The precursors were first synthesized by the hydrothermal and coprecipitation methods [15], then calcined at 600 °C for 3 hours at 5 °C/min to obtain the final catalyst. In the hydrothermal synthesis, the solutions are mixed and the mixture is heated in lined-autoclave at a fixed temperature and autogen pressure. In the coprecipitation method, the mixture is kept at room temperature for a fixed time. Each precursor was prepared from individual solutions of vanadium, NH4VO3 (Merck 99 %), to which copper, CuCl2-2H2O (Merck 99 %), and/or nickel, NiCl2-6H2O (Merck 98 %), solutions were added. The precipitating agent used was NH4OH (Merck 28-30 %) and the heating temperature for the hydrothermal method was 100 °C, as shown in table 1. The crystallization time varied between 72 and 96 hours. The solids precursors were called NiV and CuNiV. Calcined precursors (final catalysts) were labelled by adding the calcination temperature to each one of them (NiV600 and CuNiV600).

 

Characterization of the catalysts

The chemical composition of V, Cu and Ni of the two new materials was determined by atomic absorption on a Unicam Solaar. The identification of crystalline phases was carried out through the diffractograms obtained in a Rigaku Miniflex apparatus with radiation Cukα (λ = 1.5418 Å) operated at 40 kV and 30 mA and with the aid of the PDF-2 diffraction database (Powder Diffraction File). The thermogravimetric analysis (TGA) was performed in a TA Instruments Hi-Res TGA 2920 and the differential thermal analysis (DTA) was performed on a TA Instruments DSC 2920, both in a temperature range from 30 to 800 °C, 10 °C/min, under air atmosphere.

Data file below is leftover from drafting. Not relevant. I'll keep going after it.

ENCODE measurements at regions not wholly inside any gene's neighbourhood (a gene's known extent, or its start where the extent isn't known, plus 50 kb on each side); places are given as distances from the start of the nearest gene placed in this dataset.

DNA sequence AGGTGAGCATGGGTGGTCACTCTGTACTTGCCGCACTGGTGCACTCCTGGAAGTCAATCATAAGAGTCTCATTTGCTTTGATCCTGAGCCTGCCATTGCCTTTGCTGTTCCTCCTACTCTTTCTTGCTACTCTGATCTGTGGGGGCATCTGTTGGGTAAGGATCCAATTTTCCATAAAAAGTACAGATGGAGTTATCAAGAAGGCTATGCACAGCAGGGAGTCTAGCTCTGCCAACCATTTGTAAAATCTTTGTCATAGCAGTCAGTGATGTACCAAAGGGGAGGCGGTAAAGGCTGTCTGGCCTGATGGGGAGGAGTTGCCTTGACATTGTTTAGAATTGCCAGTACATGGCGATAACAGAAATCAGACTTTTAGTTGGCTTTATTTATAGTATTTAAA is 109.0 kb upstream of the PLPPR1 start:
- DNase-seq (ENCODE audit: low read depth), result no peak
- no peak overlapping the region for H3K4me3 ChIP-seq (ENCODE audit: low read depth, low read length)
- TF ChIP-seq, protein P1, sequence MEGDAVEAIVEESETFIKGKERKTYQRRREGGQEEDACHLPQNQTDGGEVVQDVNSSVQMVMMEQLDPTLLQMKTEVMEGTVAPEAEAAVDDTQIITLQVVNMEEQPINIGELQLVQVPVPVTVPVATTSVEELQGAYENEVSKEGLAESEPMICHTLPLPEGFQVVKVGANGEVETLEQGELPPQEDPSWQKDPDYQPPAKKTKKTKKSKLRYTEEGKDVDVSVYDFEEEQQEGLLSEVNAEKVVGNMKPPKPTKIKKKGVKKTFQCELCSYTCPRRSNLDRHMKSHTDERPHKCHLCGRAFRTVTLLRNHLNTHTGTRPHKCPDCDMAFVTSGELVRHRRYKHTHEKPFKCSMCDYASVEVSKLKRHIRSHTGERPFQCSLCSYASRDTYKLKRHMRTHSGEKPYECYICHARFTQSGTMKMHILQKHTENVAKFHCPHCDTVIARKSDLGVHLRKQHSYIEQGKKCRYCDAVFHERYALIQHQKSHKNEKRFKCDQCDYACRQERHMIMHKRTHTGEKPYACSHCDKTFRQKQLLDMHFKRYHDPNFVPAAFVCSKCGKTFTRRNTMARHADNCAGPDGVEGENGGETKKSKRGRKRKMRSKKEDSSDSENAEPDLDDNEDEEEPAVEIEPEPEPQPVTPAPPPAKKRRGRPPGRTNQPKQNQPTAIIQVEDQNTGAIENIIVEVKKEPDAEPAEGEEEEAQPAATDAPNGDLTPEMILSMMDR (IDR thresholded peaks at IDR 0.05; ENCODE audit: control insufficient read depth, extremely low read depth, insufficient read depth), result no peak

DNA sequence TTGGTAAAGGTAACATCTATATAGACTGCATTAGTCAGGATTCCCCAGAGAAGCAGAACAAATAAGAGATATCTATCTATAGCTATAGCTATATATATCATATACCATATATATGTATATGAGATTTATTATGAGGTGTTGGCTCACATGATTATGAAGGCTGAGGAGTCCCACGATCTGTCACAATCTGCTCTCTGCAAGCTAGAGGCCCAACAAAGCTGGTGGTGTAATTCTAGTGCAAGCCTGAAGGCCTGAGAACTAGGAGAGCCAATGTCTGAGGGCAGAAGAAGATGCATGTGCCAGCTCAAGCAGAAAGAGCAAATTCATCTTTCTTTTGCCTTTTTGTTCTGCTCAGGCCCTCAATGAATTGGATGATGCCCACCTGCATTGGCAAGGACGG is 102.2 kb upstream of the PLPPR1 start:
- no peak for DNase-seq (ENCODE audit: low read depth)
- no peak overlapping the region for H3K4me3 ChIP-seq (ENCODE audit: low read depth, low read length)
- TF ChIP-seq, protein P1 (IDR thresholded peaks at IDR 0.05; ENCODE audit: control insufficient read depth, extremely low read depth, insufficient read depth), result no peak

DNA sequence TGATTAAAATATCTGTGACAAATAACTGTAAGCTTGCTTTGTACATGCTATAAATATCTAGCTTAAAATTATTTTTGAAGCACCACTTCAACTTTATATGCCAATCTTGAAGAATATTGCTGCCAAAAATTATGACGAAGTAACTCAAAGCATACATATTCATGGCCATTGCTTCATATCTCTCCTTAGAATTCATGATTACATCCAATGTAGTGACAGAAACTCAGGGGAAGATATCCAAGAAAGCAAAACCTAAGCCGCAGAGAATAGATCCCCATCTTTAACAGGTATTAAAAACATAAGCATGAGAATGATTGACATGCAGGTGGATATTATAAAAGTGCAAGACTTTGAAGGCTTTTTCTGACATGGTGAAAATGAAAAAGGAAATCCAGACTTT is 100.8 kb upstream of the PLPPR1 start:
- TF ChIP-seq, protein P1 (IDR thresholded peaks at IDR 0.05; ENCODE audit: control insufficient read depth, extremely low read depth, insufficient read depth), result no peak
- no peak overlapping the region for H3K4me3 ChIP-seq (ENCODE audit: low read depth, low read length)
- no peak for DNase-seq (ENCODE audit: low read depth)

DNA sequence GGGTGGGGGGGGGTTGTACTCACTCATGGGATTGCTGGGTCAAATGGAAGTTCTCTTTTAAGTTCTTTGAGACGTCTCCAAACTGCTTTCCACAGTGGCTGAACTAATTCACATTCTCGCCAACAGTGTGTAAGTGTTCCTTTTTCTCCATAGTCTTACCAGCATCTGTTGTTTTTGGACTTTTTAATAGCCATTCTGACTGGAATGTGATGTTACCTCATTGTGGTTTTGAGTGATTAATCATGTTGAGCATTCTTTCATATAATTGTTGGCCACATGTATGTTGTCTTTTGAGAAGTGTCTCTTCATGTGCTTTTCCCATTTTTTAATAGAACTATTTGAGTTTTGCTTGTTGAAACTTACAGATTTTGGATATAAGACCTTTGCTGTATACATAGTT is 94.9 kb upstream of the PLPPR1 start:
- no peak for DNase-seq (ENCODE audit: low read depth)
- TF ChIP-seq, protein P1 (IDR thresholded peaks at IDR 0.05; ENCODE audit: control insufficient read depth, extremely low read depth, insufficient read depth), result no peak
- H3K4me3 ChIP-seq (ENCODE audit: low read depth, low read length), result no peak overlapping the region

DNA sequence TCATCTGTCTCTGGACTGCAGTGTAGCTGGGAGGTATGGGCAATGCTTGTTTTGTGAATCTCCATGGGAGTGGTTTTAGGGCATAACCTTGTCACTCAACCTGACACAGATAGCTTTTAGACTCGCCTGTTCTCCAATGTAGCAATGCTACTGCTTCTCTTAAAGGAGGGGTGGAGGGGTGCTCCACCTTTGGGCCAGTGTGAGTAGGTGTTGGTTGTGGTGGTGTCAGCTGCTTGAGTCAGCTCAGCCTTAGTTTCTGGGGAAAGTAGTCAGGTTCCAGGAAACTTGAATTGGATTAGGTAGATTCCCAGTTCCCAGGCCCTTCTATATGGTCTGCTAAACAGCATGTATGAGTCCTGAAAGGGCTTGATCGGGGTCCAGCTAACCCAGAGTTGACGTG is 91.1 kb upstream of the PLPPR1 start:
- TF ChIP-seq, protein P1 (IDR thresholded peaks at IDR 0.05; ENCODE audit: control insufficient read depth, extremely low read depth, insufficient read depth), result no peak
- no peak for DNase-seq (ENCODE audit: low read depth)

Indexing of the unit cell

The x-ray data for indexing were obtained in a Bruker diffractometer, equipped with a graphite monochromator, using radiation Cukα (λ = 1,5406 Å) operated at 40 kV and 40 mA, with a scan of 10 to 60° in 2θ, a step of 0.02°/step and a time per step of 5 seconds. The pattern decomposition was carried out using WINPLOT; the peaks found were analyzed using the CRYSFIRE, ITO, and TREOR algorithms. The refinement of the cell and the determination of the space group were performed with CHEKCELL.

Catalytic tests

The oxidative dehydrogenation of propane was carried out in a quartz reactor (i.d 5 millimeters, length 400 millimeters) at atmospheric pressure in a temperature range between 350-500 °C and a space velocity of 100 ml g-1 min-1, using 0.2 grams of catalyst. The feed that contained 29 % propane and 71 % air, corresponding to a molar ratio of propane/ air = 2. The reaction products were analyzed on­line by gas chromatography on Shimadzu GC-9A with thermal conductivity detector, using a 5A molecular sieve and Porapak Q columns.